Original paper

Crystallization in a saturated magma Part I (Theory) Three phase segregation laws and saturated magma modelling through trace elements

Aragón, Eugenio

Neues Jahrbuch für Mineralogie - Abhandlungen Band 170 Heft 1 (1995), p. 75 - 92

23 references

published: Dec 1, 1995

BibTeX file

ArtNo. ESP154017001004, Price: 29.00 €

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A sequence of equations is developed to explain the phenomenon of simultaneous three phase segregation, to be applied in a physico-chemical solid-liquid-liquid equilibrium system. As crystallization proceedes in a system saturated with a liquid, the saturated constituent in excess is segregated as an immiscible fluid. The two liquid phases are assumed to be in equilibrium, and the third (solid) fractionates with respect to the two others. Therefore the immiscible fluid grows as a consequence of crystallization from the saturated magma, and remains in contact with it. Since the system involves two liquids in contact with a solid, the differences of interface surface tension between each liquid and the solid are considered. Or in other words, from which of the two liquids crystals are growing. This allows the definition of three new laws of segregation, which are herein named pseudoequilibrium, combined fractionation, and pseudofractionation. These laws describe the behavior of a trace element, when the mineral grows from the residual magma, residual magma and immiscible fluid, or immiscible fluid, respectively. Furthermore, these laws will have a different meaning for F (fraction of remaining liquid), whether the immiscible liquid has moved and evolved into a large drop (additive effect), or it has remained as an emulsion (iterative effect) before crystallization proceedes. In this last situation, a high segregation degree can be achieved by a small crystallization process. These laws can be applied to the most common liquid saturated magma situations, (sulfide, silica-aluminous, or hydrothermal solutions) using trace elements for quantitative modelling.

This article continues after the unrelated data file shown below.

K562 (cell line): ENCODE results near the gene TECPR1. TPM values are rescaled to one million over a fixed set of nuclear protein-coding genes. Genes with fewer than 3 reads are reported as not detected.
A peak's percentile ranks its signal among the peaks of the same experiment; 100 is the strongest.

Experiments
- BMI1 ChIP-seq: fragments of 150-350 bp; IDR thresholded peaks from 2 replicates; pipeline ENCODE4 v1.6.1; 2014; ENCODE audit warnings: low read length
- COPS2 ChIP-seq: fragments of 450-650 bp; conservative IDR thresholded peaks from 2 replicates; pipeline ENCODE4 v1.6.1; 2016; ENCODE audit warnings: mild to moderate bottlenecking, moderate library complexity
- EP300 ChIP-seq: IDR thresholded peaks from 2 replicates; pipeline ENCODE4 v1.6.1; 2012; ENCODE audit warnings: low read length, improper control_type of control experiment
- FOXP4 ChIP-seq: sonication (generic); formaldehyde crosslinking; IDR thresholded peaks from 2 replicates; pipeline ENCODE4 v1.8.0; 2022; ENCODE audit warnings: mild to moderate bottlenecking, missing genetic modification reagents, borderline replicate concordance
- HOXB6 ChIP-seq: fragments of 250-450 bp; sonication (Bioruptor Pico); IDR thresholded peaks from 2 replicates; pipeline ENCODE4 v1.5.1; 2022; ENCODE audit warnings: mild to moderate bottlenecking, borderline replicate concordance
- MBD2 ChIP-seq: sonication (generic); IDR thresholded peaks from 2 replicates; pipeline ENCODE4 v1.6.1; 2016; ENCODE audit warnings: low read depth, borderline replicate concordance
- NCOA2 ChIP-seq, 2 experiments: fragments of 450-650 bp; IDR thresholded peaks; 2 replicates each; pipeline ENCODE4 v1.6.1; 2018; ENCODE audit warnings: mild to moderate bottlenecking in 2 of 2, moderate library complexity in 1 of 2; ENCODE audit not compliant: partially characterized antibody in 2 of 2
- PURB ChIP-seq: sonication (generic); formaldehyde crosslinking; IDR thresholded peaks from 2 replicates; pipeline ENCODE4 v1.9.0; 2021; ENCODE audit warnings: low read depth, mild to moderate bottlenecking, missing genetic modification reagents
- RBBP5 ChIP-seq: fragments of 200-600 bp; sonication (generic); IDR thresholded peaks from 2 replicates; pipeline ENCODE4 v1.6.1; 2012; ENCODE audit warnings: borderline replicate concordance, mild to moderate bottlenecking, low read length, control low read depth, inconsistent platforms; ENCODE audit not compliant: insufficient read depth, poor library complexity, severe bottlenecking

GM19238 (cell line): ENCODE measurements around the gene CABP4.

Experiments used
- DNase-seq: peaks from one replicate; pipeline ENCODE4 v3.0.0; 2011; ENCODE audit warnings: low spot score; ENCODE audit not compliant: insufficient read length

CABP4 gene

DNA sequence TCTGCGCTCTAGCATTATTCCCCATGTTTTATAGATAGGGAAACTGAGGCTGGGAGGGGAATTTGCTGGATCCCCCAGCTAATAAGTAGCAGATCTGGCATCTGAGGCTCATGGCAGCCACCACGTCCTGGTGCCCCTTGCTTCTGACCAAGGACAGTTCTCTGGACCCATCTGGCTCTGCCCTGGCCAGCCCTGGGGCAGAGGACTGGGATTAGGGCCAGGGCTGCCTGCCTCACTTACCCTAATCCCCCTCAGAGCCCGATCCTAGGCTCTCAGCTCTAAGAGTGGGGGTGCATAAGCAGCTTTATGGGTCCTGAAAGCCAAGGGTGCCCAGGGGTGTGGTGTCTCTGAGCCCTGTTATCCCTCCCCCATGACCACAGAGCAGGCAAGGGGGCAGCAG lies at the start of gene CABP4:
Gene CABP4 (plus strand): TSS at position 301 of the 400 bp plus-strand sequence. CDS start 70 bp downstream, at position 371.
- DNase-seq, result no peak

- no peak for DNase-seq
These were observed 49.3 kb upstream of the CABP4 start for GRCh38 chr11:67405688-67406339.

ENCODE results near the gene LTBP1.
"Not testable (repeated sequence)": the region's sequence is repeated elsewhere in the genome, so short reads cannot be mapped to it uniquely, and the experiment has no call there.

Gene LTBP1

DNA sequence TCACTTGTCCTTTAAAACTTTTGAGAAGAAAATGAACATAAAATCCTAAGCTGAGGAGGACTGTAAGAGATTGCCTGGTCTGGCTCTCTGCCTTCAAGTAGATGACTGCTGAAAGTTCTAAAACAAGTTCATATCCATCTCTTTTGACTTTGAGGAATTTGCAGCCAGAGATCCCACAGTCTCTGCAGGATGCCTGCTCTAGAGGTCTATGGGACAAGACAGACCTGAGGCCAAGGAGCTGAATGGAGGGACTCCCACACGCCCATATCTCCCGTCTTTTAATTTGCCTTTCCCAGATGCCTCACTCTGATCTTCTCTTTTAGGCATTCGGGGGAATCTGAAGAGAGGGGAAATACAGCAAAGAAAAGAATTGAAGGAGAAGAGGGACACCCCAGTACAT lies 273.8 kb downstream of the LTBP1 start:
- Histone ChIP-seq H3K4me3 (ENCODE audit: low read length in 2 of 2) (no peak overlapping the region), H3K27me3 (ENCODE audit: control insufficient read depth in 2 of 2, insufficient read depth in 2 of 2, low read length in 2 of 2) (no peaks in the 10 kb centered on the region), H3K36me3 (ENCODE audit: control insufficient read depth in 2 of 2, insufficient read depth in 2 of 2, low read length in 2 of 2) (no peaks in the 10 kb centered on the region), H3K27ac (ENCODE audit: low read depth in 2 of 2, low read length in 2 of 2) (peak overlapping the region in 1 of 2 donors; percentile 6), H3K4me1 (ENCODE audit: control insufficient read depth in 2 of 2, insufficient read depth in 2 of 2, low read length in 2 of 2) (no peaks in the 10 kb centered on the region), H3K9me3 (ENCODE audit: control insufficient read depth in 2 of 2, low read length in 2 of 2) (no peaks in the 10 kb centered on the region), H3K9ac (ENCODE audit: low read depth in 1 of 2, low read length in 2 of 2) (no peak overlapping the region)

Modelling trace elementsimmiscible liquidscrystal fractionation